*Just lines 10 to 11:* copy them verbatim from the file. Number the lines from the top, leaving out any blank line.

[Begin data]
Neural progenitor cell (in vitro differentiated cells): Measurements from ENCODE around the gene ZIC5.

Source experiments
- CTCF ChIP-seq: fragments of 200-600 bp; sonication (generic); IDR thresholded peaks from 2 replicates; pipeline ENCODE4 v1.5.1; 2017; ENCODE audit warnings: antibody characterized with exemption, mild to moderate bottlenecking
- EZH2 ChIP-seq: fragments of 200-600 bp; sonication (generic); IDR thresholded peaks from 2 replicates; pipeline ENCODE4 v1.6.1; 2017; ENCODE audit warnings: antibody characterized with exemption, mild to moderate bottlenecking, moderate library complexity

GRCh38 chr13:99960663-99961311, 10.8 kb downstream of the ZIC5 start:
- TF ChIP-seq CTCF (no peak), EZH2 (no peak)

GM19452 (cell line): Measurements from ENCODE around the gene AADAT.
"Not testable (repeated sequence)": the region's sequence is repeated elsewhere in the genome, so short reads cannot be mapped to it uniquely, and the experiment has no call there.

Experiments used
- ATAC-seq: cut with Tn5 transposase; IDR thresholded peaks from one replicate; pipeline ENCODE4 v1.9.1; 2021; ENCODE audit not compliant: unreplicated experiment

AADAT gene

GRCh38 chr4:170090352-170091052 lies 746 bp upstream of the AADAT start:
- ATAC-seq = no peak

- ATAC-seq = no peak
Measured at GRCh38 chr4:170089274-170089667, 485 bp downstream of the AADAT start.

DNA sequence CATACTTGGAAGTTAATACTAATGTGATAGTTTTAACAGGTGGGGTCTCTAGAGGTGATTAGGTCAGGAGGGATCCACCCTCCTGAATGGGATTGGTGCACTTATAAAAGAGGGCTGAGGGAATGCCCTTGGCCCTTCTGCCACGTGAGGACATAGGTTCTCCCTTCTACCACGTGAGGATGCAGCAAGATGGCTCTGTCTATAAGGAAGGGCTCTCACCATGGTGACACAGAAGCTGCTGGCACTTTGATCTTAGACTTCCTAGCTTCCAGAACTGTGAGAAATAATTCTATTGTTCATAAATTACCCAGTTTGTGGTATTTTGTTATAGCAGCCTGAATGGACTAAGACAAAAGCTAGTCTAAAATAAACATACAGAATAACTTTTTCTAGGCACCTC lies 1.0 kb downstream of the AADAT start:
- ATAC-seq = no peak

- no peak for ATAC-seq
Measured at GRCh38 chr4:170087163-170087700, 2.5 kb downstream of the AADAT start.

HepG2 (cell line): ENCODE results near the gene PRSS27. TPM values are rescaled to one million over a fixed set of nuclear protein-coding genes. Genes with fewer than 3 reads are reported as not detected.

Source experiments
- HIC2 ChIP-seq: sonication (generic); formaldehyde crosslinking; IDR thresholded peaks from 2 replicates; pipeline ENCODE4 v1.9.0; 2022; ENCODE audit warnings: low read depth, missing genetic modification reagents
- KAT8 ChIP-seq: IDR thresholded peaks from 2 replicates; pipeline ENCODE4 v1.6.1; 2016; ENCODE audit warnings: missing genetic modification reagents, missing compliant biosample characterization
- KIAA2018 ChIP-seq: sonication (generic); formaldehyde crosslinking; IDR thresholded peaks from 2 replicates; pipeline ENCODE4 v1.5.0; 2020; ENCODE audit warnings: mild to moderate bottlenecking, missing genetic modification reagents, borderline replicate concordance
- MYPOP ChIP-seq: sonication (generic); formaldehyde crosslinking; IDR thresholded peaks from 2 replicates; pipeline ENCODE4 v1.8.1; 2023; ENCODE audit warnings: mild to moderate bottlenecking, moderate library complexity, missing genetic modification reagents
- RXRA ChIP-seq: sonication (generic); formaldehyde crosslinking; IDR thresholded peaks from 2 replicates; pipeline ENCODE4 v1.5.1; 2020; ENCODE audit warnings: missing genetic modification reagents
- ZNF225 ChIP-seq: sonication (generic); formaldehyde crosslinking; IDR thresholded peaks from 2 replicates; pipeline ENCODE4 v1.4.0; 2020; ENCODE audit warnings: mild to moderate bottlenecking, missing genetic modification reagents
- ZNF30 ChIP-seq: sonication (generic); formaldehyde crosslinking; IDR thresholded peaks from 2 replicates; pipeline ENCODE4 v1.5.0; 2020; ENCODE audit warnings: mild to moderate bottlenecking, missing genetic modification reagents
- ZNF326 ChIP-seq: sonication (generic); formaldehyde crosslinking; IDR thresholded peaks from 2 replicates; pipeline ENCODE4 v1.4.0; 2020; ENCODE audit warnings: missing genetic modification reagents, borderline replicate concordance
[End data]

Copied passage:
- ATAC-seq: cut with Tn5 transposase; IDR thresholded peaks from one replicate; pipeline ENCODE4 v1.9.1; 2021; ENCODE audit not compliant: unreplicated experiment

AADAT gene